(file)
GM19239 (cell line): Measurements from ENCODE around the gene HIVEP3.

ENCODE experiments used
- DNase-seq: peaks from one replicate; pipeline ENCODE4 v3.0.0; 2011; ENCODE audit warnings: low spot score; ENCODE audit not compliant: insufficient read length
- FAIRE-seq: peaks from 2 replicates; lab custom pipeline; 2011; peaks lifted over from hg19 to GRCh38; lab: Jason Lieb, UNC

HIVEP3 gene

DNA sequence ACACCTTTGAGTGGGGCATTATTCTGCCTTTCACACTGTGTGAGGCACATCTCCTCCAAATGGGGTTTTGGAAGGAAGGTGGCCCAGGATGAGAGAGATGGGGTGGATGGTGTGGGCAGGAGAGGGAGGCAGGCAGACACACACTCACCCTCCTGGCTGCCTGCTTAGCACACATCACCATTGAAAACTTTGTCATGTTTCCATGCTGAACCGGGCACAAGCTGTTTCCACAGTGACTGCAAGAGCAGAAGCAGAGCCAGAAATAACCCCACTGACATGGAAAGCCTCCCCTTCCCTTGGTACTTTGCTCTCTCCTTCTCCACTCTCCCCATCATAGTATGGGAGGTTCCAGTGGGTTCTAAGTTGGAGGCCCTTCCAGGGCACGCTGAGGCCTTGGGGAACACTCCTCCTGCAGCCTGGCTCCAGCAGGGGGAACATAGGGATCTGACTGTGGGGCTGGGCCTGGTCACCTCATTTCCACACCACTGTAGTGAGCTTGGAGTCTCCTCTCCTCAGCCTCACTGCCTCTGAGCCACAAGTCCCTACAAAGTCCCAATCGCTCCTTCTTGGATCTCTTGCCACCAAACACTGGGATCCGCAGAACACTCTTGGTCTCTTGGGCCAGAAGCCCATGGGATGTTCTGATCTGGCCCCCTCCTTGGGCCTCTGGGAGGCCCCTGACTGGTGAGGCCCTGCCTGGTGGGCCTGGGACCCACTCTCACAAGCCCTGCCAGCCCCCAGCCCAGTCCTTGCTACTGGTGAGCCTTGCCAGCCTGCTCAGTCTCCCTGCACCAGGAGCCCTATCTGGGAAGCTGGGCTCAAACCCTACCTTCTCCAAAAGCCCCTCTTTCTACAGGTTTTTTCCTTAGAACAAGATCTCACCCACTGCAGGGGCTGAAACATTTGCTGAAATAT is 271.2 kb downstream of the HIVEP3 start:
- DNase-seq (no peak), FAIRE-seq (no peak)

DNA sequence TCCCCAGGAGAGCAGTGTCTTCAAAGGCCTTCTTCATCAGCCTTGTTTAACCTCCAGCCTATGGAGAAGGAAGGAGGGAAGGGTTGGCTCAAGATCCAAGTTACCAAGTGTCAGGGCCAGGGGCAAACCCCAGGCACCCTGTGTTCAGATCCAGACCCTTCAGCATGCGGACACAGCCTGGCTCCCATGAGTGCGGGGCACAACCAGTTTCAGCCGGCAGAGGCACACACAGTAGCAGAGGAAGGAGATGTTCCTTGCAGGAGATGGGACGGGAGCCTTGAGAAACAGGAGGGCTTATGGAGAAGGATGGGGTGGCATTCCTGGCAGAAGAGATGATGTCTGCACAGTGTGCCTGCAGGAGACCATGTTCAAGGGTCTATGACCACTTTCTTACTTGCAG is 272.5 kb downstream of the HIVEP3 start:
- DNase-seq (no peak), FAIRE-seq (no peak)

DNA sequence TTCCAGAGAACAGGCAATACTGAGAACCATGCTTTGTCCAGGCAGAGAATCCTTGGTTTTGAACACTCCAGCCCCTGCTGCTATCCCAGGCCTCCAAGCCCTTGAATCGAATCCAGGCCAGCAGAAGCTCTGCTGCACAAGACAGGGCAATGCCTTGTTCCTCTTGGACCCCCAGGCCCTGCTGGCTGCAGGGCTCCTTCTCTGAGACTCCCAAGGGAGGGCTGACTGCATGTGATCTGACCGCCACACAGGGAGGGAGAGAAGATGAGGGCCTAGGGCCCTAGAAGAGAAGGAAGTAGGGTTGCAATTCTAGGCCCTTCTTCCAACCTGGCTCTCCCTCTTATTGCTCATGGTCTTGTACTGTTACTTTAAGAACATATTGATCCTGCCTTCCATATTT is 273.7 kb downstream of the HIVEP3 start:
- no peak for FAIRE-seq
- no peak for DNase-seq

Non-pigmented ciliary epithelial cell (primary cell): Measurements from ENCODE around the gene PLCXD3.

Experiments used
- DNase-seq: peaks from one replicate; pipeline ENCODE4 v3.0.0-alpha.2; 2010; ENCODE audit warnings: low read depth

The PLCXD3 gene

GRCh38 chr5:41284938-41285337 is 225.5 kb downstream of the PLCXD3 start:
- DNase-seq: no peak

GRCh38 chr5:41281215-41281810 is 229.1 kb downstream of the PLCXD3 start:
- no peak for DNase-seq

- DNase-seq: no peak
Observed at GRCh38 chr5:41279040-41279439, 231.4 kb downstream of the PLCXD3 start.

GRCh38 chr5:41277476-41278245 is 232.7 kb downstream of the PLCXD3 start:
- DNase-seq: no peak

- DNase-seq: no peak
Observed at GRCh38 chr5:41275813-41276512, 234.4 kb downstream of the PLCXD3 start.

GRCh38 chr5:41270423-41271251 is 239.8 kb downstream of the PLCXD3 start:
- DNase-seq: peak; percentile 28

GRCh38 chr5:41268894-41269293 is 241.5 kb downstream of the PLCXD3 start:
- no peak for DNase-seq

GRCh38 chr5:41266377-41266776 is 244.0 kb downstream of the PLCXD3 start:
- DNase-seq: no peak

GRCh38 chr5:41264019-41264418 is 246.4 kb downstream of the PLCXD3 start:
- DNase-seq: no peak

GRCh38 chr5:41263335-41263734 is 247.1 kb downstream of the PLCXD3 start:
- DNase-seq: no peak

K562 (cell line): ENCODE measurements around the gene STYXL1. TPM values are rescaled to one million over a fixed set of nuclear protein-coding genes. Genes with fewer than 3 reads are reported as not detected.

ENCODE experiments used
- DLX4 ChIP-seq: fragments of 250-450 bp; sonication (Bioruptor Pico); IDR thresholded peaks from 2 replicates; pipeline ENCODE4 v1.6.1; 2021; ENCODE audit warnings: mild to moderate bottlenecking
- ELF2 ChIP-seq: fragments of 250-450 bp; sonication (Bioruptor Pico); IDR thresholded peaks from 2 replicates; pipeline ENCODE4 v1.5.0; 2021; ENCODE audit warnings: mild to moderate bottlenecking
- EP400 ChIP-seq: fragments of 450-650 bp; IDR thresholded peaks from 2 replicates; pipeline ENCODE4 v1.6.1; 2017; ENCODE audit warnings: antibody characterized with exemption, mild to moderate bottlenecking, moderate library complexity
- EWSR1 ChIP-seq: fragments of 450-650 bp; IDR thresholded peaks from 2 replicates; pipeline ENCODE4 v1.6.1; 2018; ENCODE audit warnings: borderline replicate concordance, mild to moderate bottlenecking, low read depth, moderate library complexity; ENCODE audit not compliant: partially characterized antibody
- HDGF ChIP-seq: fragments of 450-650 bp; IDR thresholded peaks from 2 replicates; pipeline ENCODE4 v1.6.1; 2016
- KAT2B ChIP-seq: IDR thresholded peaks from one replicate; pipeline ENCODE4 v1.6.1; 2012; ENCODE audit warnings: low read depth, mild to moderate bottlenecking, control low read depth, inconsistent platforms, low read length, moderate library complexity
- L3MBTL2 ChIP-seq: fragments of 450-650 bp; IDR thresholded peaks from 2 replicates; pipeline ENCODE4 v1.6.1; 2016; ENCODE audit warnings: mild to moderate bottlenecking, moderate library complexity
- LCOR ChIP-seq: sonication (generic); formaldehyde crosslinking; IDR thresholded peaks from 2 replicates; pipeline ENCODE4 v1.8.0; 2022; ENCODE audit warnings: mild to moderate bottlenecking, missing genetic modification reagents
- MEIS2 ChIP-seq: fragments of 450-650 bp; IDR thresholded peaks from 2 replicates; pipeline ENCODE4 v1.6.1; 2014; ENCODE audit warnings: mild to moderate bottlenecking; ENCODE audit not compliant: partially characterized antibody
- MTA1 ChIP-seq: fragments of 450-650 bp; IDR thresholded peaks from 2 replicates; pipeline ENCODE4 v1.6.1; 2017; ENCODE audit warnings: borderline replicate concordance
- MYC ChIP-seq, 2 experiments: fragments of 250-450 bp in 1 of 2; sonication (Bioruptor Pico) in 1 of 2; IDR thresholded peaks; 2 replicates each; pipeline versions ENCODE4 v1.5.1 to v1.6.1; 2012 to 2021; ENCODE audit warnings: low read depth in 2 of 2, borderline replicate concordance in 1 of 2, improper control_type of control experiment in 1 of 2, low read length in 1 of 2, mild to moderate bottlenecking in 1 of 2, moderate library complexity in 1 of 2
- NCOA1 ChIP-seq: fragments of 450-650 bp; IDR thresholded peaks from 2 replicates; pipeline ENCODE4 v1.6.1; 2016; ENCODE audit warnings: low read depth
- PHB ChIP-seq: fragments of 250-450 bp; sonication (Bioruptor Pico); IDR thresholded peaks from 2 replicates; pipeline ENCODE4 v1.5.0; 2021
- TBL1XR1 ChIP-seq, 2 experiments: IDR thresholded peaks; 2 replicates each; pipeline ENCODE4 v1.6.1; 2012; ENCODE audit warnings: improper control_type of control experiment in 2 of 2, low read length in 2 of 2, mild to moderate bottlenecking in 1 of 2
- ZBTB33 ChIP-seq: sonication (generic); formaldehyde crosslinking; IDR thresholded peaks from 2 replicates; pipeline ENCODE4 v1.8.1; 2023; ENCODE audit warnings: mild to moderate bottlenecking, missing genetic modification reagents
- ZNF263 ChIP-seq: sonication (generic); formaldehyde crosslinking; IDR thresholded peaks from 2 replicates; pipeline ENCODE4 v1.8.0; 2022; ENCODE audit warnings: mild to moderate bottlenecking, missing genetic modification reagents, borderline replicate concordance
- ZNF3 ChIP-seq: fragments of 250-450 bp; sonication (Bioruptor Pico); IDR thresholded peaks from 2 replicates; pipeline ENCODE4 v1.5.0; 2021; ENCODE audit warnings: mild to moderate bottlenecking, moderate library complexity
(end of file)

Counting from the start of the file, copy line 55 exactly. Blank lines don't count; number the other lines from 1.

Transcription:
- ZNF3 ChIP-seq: fragments of 250-450 bp; sonication (Bioruptor Pico); IDR thresholded peaks from 2 replicates; pipeline ENCODE4 v1.5.0; 2021; ENCODE audit warnings: mild to moderate bottlenecking, moderate library complexity